Fragrance Blending 101
If you consider yourself a complete perfume/fragrance blockhead -- if you couldn't tell Chanel No. 5 from Shalimar if your life depended on it -- you probably know that perfumes are made of more than one scent. You won't find too many perfumes (at least none you'd want to actually buy) that consist entirely of sandalwood oil, for example, or patchouli.
You might not know, however, exactly how a fragrance is constructed. All the different scents aren't thrown together willy-nilly into a big pot and then funneled into dainty glass bottles or products. No, there's a science to it, one that some people spend large chunks of their lives perfecting. However, at bath junkie, we are here to help make your experience of creating your own perfect blend a lot less daunting.
Much like musical notes make up a song and various shades of colors turn into a painting, fragrance notes are necessary to make a perfume. Overall, there are three note scales that when blended together create the perfume's fragrant accord. Each of these levels, however, has its own primary purpose.
The Top Notes
Also sometimes referred to as the opening notes or head notes, the top notes of a fragrance are generally the lightest of all the notes. They are recognized immediately upon application of the perfume. The top notes are also the first to fade given their light molecular structure, but this does not mean they aren't of utmost importance.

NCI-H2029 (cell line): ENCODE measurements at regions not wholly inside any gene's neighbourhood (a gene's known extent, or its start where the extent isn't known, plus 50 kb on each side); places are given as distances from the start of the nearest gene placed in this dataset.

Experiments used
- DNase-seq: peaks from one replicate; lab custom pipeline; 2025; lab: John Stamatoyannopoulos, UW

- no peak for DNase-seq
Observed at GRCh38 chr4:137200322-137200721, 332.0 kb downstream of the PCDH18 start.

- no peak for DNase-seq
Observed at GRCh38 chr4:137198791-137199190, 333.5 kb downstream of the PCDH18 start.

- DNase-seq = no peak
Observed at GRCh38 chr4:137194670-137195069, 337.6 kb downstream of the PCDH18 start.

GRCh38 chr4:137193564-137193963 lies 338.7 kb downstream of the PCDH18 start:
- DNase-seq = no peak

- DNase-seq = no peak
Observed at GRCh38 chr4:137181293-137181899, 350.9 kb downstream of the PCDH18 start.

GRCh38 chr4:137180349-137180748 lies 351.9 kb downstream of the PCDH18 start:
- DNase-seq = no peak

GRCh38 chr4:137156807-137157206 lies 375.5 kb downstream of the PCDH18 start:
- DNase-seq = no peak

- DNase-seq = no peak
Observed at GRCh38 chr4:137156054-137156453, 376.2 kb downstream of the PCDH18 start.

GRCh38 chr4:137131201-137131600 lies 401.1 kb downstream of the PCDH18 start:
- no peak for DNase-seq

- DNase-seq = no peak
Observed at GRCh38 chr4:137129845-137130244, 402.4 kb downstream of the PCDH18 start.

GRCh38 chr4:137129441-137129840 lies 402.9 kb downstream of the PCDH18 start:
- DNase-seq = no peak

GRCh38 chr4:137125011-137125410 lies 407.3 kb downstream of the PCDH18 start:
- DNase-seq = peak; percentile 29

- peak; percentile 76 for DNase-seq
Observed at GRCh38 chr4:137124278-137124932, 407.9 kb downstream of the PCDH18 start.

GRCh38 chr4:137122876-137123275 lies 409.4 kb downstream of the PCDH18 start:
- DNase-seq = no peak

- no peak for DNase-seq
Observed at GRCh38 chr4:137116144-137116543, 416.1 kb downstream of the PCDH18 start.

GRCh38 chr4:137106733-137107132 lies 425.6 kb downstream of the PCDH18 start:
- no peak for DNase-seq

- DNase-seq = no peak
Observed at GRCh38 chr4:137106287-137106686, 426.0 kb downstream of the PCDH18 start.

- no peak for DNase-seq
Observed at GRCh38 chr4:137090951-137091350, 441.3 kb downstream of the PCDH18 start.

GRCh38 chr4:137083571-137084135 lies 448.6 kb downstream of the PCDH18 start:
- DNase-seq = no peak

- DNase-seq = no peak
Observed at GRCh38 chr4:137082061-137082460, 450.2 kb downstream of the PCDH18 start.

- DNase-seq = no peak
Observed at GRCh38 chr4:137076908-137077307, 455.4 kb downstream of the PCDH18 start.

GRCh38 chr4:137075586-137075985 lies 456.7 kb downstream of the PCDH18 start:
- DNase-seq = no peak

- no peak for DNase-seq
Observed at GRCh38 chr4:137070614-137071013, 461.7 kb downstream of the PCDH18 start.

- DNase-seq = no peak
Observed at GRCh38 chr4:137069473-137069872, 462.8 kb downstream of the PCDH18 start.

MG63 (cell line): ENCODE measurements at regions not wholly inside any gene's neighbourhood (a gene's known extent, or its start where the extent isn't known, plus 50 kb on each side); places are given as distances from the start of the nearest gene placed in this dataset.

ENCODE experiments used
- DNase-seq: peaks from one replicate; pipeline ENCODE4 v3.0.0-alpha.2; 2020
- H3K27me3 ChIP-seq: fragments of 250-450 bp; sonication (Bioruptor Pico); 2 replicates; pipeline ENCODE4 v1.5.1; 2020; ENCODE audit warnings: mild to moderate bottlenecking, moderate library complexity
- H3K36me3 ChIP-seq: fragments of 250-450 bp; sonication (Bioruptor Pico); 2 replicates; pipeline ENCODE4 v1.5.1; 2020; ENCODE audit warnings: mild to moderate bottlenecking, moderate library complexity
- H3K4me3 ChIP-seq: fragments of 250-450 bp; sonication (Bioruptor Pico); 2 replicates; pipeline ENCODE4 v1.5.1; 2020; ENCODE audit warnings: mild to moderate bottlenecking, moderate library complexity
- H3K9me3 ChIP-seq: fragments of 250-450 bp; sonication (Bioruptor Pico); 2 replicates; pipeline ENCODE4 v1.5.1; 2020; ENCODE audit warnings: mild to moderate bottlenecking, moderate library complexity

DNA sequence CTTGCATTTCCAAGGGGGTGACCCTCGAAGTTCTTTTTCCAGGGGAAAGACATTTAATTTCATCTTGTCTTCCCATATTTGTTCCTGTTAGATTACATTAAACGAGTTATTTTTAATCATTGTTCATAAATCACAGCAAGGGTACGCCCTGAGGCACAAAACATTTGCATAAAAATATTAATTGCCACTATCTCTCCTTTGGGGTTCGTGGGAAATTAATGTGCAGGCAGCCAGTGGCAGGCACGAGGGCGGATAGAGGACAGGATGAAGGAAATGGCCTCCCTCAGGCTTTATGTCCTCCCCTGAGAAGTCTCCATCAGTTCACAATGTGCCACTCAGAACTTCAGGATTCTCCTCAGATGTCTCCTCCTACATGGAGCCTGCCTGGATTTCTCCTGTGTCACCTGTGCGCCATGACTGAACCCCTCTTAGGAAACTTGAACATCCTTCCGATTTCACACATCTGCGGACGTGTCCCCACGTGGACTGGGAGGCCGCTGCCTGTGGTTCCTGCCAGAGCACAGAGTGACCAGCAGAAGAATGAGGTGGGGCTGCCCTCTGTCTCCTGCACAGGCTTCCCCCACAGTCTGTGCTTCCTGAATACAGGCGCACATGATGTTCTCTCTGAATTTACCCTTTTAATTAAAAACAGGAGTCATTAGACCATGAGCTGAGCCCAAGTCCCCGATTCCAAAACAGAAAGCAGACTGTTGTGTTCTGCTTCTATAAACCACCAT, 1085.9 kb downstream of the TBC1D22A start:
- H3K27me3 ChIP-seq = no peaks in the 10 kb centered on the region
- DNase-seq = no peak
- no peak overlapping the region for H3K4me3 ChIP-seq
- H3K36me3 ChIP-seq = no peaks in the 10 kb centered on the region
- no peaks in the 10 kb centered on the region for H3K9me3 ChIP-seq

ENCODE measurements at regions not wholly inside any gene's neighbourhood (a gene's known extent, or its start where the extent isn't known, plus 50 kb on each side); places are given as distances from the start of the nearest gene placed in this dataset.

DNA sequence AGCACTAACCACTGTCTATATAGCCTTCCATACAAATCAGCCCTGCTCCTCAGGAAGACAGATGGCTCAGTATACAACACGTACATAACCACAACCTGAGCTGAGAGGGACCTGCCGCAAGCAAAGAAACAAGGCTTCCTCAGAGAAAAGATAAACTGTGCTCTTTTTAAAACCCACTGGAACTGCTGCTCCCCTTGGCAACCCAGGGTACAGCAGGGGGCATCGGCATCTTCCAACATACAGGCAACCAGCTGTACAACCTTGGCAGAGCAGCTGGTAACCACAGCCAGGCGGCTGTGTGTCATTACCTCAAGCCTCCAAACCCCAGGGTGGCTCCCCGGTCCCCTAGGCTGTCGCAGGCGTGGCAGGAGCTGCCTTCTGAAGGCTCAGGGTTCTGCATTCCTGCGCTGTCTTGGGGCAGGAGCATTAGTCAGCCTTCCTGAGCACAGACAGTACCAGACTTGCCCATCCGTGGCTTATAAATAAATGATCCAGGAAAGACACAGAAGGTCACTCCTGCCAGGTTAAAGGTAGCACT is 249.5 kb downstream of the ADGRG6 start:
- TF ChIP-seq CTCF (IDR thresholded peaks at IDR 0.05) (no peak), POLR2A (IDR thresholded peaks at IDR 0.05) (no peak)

The top notes of a fragrance represent the first impression. How many times have you tested a fragrance only to be turned off right away? Why? Because the top notes didn't make a lasting impression on you. It is hugely important that the top notes not only succeed at luring you in, but also smoothly transition into the heart of the fragrance.
Common fragrance top notes include citrus (lemon, orange zest, bergamot), light fruits (grapefruit, berries) and herbs (clary sage, lavender).
The Middle Notes
The middle notes, or the heart notes, make an appearance once the top notes evaporate. The middle notes are considered the heart of the fragrance. They last longer than the top notes and have a strong influence on the base notes to come. A perfume's heart is generally pleasant and well-rounded. It is ofen a smooth combination of floral or fruit tones; sometimes infused with spices like cinnamon, nutmeg or cardamom.
Common fragrance middle notes include geranium, rose, lemongrass, ylang ylang, lavender, coriander, nutmeg, neroli and jasmine.
The Base Notes
The base notes are the final fragrance notes that appear once the top notes are completely evaporated. The base notes mingle with the heart notes to create the full body of the fragrance, but are typically associated with the dry-down period. The job of the base notes is to provide the lasting impression. These often rich notes linger on the skin for hours after the top notes have dissipated.
Common fragrance base notes include cedarwood, sandalwood, vanilla, amber, patchouli, oakmoss and musk.
Without the combination of the three levels of notes, a fragrance just wouldn't be aromatically appealing. But together, they create beautiful scents.